On Wabatongushi Lake there is a longstanding tradition of running cedar strip boats. Some of our guests have even purchased their own cedar strip boat to use on home waters after experiencing the stability, comfort, and unique style of a Giesler. If you’ve ever wondered where our boats come from and how they’re made by hand, we have it all here!
We’re sending out a song and a story this weekend!
Some of you might remember John Legg, who worked with us back in 2012. John is from London (England, not Ontario!) originally and now lives in Toronto. He’s an amazing guitarist and would often entertain us on Loch Island. His chill vibe was contagious and we still miss him playing guitar on the deck at dinner time. Now John is teaching guitar in Toronto. He sent us a little sample with well wishes during these odd times. Enjoy! (After the video, continue with reading the story below…)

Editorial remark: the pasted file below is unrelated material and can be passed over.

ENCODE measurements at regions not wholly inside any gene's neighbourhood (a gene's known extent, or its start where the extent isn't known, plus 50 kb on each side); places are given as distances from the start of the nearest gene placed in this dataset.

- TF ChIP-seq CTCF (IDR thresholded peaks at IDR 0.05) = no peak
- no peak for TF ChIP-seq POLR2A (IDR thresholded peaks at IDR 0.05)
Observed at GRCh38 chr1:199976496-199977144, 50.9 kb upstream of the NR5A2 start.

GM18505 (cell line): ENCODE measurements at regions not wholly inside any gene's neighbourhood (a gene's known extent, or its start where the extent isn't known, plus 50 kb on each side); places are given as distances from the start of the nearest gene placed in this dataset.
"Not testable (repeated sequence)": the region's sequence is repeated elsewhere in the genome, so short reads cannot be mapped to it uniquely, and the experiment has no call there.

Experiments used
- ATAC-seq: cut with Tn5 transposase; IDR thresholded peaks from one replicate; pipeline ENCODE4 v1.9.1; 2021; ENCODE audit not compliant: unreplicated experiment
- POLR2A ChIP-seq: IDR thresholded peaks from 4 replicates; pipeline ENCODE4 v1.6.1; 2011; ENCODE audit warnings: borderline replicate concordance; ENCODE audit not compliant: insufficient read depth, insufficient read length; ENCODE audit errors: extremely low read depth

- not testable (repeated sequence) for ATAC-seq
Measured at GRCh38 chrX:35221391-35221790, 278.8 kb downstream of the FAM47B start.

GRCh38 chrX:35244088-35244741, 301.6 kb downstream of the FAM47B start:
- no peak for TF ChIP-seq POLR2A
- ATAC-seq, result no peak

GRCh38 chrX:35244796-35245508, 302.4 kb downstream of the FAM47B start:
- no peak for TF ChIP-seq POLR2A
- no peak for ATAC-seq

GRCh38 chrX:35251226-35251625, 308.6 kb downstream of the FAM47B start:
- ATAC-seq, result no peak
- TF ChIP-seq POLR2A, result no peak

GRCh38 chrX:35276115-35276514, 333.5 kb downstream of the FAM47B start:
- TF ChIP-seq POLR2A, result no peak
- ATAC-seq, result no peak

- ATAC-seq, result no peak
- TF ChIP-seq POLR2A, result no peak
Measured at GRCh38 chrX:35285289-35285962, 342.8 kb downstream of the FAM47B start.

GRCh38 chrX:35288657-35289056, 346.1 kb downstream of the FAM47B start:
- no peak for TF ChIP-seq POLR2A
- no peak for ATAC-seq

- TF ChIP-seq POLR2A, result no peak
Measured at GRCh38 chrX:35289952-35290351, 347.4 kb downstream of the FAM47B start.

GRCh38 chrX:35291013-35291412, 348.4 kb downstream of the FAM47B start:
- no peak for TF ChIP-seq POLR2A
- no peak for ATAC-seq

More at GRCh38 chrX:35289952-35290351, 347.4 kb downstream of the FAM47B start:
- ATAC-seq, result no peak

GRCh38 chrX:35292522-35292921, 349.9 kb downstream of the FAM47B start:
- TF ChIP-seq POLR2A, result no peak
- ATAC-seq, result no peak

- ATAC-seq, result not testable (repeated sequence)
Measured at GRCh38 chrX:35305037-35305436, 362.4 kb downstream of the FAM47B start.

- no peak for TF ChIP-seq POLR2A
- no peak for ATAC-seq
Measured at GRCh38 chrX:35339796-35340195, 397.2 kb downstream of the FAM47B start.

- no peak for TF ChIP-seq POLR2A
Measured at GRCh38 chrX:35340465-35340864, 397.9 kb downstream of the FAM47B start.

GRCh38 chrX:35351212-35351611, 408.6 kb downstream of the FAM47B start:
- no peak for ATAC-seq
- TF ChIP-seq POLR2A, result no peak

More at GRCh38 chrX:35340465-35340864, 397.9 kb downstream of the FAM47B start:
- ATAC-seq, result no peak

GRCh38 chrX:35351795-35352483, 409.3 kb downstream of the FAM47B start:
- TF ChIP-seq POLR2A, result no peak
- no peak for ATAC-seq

As we had such positive reception to the post about the Cline Mine, we’ve got another piece of Lochalsh area mining history for you, this time at Goudreau.
Near Loch Island Lodge, a bay of Wabatongushi Lake narrows into a dam, and the water spills over into the rapids of Glasgow Lake, our top portage destination. Another portage leads to Loch Lomond. Many guests have asked us when the dam was built and how its construction changed Wabatongushi’s depths and shorelines. In this post we’ll look at the history we’ve uncovered so far, and reveal a relevant photograph which we believe is the oldest to exist of the region!
Driving down the gravel roads snaking to Camp Lochalsh, you’ll see a number of overgrown turn-offs into the trees. These now-lesser-travelled trails lead to the early mines which put the Lochalsh-Goudreau region on the map during its gold rush in the first decades of the 1900s. The mine featured in this post will be the Cline Mine.